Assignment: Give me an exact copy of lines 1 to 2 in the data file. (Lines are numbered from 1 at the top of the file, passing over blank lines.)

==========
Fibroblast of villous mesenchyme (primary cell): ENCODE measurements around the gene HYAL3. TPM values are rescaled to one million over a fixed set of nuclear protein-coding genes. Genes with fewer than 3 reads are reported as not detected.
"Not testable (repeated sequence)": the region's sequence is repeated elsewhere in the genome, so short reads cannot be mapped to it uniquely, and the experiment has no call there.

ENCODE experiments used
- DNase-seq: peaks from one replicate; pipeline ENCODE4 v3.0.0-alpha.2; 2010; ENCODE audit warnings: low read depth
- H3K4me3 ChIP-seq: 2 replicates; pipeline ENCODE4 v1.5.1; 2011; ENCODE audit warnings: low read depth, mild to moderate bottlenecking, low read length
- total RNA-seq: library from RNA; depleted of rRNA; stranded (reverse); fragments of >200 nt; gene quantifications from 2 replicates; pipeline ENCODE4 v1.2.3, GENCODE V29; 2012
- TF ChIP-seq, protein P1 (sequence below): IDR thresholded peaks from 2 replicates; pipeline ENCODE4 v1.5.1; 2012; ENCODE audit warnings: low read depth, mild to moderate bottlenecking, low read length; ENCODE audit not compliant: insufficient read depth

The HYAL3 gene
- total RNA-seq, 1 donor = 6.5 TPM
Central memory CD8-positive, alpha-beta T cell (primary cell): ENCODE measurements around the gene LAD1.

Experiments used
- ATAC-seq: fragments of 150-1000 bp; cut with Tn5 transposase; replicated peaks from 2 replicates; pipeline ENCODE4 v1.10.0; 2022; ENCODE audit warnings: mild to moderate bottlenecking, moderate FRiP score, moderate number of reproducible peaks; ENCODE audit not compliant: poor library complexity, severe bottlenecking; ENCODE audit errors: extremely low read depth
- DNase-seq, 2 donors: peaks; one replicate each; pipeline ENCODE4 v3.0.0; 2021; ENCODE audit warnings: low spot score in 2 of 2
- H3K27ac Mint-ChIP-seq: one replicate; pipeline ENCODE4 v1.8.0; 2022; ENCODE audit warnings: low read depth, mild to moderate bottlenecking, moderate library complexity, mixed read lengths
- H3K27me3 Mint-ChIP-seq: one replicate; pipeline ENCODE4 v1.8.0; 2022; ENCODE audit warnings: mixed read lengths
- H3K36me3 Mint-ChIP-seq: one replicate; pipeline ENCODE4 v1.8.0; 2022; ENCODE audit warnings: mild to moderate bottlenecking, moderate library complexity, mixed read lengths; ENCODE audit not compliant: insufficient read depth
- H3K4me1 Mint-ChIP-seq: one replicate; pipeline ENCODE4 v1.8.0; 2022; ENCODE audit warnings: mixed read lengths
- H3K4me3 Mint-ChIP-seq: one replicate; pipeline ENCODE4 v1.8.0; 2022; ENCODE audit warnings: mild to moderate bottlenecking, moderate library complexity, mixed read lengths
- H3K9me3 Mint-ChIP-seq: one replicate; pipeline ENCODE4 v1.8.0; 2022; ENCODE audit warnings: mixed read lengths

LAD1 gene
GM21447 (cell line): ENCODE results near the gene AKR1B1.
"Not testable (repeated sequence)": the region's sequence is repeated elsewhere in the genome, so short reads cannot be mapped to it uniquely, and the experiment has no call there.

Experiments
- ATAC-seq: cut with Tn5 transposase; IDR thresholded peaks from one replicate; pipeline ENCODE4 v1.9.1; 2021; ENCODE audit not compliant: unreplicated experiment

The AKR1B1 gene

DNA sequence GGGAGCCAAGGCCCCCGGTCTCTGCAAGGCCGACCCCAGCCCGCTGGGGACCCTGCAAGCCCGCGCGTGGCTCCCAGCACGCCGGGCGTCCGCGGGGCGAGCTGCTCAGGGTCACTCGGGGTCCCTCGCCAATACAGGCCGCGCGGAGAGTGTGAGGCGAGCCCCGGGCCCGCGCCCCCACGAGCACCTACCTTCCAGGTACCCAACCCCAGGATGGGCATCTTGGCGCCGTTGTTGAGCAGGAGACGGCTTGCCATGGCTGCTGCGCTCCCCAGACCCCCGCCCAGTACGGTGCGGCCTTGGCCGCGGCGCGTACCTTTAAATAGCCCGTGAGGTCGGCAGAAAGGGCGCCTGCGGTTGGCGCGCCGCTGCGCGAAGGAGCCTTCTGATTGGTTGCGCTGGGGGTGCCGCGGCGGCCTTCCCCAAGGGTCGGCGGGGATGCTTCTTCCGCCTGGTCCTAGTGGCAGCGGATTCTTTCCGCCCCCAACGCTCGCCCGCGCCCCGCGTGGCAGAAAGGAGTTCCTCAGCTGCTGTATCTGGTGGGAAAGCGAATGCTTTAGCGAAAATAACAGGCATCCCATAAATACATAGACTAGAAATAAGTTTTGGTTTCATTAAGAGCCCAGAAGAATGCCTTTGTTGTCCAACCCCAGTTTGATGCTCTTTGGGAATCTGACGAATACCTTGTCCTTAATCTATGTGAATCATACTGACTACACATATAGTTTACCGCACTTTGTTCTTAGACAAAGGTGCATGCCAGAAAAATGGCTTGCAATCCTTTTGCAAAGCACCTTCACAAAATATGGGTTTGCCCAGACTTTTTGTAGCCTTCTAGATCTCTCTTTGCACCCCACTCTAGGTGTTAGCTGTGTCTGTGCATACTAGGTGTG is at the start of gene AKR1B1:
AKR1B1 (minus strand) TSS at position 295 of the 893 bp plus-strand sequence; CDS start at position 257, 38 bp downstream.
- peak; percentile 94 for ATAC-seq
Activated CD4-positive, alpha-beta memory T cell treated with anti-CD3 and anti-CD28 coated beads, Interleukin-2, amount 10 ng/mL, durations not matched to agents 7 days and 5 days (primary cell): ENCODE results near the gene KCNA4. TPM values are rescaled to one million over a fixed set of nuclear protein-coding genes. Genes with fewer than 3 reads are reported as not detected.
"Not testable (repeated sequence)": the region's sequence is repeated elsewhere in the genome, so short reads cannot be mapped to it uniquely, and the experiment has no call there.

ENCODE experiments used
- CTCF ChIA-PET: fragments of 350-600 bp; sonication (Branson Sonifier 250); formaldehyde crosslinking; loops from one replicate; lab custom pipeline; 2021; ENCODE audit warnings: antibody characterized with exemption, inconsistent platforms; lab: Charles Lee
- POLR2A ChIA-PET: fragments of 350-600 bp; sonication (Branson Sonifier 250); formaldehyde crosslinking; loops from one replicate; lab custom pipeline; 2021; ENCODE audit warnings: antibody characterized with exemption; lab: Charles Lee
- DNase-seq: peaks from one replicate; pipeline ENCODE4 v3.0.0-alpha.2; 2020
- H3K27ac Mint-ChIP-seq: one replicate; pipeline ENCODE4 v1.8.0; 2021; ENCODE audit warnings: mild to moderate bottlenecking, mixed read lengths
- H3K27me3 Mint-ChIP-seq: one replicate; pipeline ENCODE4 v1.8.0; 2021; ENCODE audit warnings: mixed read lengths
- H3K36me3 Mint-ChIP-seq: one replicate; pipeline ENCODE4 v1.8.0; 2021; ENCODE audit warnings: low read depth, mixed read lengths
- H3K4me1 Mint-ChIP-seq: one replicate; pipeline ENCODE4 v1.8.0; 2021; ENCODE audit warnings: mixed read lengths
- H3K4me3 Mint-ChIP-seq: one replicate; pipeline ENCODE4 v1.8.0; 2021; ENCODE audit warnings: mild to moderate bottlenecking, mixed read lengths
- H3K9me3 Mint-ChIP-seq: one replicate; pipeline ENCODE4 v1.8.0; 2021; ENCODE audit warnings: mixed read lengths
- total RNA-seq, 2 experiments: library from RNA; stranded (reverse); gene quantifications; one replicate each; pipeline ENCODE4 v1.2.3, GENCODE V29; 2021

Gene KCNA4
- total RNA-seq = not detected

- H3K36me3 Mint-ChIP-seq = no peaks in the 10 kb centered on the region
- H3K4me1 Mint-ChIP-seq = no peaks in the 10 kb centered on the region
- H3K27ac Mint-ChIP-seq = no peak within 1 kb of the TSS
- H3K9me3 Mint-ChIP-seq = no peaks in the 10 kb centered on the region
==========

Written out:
Fibroblast of villous mesenchyme (primary cell): ENCODE measurements around the gene HYAL3. TPM values are rescaled to one million over a fixed set of nuclear protein-coding genes. Genes with fewer than 3 reads are reported as not detected.
"Not testable (repeated sequence)": the region's sequence is repeated elsewhere in the genome, so short reads cannot be mapped to it uniquely, and the experiment has no call there.